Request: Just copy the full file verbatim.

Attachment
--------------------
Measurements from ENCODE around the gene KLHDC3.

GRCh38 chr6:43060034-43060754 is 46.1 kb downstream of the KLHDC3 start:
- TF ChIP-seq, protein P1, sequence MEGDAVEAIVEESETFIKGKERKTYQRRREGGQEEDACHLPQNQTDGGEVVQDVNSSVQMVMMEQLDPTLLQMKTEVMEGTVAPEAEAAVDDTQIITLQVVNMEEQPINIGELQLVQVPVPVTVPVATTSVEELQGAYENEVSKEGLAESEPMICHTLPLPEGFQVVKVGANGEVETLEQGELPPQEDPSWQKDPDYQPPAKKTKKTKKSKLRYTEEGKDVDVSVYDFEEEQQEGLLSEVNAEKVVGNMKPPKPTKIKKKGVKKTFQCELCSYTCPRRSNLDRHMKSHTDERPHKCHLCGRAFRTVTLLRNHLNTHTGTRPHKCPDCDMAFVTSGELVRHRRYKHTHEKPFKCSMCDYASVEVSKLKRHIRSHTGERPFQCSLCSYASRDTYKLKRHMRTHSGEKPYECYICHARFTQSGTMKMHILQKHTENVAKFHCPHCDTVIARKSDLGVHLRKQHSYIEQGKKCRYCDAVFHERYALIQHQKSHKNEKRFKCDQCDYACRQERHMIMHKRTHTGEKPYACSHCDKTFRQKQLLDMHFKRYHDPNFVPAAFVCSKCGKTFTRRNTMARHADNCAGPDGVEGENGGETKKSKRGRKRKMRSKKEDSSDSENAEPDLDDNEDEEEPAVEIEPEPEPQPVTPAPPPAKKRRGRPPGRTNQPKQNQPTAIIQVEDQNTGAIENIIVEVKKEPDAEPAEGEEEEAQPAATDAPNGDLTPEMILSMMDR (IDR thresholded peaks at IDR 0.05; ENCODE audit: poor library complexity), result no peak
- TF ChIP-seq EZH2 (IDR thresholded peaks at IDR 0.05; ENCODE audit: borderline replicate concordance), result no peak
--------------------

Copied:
Measurements from ENCODE around the gene KLHDC3.

GRCh38 chr6:43060034-43060754 is 46.1 kb downstream of the KLHDC3 start:
- TF ChIP-seq, protein P1, sequence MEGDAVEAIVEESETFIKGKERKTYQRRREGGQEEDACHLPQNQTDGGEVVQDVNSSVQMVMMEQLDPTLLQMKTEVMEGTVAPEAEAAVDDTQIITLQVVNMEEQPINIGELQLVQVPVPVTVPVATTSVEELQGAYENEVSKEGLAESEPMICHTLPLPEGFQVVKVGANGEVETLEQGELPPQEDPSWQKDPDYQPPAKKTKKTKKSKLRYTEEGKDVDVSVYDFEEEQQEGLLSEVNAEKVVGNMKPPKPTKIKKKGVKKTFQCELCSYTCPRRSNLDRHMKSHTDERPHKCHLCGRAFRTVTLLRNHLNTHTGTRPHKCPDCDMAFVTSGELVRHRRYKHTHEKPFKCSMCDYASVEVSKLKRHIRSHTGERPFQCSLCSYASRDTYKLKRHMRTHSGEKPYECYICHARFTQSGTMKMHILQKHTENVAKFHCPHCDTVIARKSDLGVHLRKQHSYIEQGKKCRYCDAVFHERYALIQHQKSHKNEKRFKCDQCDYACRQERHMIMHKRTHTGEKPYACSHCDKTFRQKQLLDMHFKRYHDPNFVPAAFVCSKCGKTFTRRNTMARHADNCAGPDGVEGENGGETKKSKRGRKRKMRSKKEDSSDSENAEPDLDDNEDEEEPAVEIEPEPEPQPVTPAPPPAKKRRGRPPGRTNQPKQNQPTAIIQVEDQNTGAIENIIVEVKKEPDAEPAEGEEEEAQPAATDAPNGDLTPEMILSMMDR (IDR thresholded peaks at IDR 0.05; ENCODE audit: poor library complexity), result no peak
- TF ChIP-seq EZH2 (IDR thresholded peaks at IDR 0.05; ENCODE audit: borderline replicate concordance), result no peak